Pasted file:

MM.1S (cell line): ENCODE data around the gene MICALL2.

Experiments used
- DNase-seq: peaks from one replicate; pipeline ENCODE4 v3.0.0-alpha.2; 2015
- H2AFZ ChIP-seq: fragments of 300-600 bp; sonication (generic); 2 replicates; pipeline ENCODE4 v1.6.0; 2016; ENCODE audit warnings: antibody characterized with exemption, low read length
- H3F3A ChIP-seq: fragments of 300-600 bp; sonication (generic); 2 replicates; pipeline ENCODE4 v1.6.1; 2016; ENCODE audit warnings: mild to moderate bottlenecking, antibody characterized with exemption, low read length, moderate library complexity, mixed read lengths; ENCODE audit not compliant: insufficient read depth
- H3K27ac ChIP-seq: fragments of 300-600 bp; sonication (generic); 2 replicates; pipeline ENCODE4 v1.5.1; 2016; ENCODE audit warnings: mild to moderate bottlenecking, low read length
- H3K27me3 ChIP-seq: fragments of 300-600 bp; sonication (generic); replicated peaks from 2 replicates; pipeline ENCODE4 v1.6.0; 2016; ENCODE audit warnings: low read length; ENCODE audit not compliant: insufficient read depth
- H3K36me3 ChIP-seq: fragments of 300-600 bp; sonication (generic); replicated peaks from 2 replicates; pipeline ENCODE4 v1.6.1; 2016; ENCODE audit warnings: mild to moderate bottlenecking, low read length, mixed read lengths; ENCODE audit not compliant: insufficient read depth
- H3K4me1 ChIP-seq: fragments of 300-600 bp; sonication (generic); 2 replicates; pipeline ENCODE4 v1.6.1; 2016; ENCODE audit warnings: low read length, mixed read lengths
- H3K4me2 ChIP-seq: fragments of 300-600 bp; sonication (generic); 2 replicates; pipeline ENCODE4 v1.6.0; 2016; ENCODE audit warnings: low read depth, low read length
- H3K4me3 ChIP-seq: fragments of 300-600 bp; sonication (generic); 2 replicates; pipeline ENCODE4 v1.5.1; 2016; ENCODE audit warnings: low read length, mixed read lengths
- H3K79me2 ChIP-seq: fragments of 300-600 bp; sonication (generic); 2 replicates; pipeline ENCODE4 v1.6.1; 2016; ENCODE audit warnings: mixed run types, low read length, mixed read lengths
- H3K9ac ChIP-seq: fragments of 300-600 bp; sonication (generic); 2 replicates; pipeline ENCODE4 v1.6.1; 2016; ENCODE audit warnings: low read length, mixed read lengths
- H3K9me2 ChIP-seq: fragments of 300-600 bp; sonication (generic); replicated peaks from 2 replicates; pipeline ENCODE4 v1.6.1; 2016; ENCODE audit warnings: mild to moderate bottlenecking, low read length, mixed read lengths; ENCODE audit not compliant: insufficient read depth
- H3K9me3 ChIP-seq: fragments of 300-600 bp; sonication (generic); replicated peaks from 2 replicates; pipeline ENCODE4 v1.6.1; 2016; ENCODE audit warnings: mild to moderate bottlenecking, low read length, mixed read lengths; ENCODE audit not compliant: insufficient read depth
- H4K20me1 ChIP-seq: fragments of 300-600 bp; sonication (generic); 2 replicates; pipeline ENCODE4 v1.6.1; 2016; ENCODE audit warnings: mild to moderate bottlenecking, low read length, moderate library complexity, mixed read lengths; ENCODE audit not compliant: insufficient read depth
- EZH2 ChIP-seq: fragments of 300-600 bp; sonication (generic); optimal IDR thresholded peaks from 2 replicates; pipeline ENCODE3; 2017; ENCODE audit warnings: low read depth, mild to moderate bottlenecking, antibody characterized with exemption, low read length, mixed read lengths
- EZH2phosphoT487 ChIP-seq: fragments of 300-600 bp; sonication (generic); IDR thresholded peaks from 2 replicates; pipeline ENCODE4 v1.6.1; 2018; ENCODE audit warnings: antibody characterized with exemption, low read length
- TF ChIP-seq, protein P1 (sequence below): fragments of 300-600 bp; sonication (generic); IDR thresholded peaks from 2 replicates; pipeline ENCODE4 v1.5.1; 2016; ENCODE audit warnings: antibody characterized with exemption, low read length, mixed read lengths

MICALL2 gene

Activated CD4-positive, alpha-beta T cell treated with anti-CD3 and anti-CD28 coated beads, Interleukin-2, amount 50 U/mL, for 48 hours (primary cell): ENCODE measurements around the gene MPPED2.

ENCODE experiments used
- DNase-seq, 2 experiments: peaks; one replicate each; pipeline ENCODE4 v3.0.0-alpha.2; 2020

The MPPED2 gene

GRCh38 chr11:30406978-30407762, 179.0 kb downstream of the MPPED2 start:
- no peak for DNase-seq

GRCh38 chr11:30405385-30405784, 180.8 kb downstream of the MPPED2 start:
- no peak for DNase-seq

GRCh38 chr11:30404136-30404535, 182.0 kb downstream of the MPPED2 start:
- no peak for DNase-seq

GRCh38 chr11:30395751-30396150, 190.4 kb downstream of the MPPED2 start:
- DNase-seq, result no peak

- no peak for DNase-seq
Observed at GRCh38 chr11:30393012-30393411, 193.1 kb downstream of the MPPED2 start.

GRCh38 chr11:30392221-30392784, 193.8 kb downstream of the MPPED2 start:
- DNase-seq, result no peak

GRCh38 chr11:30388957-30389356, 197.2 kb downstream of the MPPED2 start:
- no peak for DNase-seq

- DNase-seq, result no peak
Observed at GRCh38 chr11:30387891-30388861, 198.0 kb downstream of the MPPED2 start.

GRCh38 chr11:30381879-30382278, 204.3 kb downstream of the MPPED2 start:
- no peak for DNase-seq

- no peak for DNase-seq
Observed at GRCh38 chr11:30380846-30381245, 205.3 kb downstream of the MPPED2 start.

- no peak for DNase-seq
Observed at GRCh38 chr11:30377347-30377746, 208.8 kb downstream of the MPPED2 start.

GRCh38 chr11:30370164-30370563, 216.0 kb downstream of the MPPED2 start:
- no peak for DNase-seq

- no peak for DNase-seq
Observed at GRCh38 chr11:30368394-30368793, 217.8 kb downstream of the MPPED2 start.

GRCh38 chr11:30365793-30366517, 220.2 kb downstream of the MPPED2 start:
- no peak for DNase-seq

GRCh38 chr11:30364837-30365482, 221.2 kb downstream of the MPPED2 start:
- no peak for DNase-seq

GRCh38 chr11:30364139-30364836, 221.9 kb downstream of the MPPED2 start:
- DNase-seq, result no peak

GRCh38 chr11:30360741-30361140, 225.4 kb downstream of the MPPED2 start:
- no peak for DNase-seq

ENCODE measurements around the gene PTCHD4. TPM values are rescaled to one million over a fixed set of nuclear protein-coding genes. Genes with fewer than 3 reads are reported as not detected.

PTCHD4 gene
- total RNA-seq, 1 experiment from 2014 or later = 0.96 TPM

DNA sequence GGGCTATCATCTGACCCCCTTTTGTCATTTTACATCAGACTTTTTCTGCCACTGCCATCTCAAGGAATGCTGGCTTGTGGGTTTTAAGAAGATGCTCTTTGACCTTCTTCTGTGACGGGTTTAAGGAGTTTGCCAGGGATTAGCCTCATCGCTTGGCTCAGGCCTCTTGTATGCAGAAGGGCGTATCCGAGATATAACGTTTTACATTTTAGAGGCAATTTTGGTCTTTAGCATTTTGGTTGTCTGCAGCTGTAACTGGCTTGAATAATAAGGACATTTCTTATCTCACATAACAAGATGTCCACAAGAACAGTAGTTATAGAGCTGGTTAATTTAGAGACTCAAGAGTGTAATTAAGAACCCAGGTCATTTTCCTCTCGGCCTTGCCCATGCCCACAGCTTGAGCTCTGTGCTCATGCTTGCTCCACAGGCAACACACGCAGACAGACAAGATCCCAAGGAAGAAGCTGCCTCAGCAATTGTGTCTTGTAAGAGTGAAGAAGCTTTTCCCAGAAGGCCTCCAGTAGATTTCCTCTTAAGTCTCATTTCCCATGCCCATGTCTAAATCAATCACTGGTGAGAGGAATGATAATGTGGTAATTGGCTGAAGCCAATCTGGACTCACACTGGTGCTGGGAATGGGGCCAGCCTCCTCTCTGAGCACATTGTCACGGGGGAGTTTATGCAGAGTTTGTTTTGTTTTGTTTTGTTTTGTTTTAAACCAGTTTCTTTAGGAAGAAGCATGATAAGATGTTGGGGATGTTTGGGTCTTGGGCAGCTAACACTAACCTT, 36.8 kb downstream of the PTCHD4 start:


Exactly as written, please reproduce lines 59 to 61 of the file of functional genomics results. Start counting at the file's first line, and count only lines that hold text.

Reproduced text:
ENCODE measurements around the gene PTCHD4. TPM values are rescaled to one million over a fixed set of nuclear protein-coding genes. Genes with fewer than 3 reads are reported as not detected.

PTCHD4 gene
- total RNA-seq, 1 experiment from 2014 or later = 0.96 TPM